Everyday History Makers

by Carol Lyon

What people come to mind when someone says the phrase “history maker?” George Washington? Harriet Tudman? Madame Curry? Mahatma Ghandi? Martin Luther King, Jr.? Usually, when people use the term “history maker,” they are referring to someone who did something notable and who are remembered for generations after their death. But while serving local families as a Doorstep Digital Archivist, I have gained a new perspective on who the true history makers are.

Sure, extreme risk-takers and go-getters play a role in constructing history, just like electricity plays a role in powering a light bulb. But electricity is not the maker of a light bulb. Rather, a light bulb is made by a person who collects glass and wire and other materials and assembles them appropriately. Likewise, the true makers of history are those who collect items that symbolize the past: photos, film, letters, legal documents, antiques…basically anything that can be used as evidence of what the past was like. Then, the history makers connect these  tokens like the pieces of a jigsaw puzzle, and the result is a portrait of the past: history as we know it.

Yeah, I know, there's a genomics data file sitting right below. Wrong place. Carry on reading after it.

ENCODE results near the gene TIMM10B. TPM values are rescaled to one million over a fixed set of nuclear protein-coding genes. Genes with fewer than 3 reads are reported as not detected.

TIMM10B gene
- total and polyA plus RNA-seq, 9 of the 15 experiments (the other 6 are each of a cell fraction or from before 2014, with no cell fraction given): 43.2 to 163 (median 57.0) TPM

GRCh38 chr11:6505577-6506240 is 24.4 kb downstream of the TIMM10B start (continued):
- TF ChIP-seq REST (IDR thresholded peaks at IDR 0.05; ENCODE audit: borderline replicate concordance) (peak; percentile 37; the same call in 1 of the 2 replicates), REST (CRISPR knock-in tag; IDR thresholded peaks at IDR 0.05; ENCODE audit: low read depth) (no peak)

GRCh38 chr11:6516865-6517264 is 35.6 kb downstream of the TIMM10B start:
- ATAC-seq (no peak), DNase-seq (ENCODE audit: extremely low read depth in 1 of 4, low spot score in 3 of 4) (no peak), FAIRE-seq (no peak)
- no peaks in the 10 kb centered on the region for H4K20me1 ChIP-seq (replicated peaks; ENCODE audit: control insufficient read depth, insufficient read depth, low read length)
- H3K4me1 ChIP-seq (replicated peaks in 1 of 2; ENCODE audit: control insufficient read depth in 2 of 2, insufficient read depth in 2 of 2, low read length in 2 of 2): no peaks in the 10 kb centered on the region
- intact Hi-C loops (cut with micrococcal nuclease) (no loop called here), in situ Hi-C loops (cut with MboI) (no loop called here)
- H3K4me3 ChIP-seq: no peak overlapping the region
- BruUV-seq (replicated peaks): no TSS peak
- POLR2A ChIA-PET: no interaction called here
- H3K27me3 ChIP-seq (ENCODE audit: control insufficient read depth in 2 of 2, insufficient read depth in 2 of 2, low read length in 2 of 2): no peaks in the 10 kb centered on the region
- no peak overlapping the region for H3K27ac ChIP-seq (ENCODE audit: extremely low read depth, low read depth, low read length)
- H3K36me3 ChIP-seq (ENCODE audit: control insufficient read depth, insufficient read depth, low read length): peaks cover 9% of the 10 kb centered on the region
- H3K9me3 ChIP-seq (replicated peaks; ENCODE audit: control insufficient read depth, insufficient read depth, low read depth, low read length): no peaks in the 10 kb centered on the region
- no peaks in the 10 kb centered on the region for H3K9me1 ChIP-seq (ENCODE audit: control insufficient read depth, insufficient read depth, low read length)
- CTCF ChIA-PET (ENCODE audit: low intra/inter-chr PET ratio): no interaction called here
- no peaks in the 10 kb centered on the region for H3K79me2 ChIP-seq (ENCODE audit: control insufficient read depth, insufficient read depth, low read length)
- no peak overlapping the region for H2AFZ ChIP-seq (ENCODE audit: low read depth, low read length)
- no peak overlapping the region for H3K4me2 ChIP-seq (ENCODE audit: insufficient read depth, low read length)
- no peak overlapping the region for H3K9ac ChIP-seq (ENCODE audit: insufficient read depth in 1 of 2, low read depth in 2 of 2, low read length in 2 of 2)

History makers are usually and anonymous group of people who feel a strong responsibility to remember and value the past. For instance, I have no idea who had the foresight to save the letters written between John and Abigail Adams in the Eighteenth Century. But whoever he or she was, I congratulate them and thank them because much of our current understanding of American history during the Revolution comes from these letters. By the same token, I would like to congratulate and thank the families that bring their photo albums to Doorstep Digital to be scanned and saved digitally. While scanning photo albums, I have had the pleasure of seeing image after image of evidence of the past: a parade for some of the first astronauts, families posing by their Model-T cars, an old western-style grocery store, a young man receiving one of the first desktop computer models for Christmas in the 1980s. All of these images participate in telling the story of history. In fact, if no one saved images or documents like these, we would have no reliable evidence to construct history with. So, again, I thank the history makers of our current day that invite Doorstep Digital to partner with them in preserving the past and making history for future generations.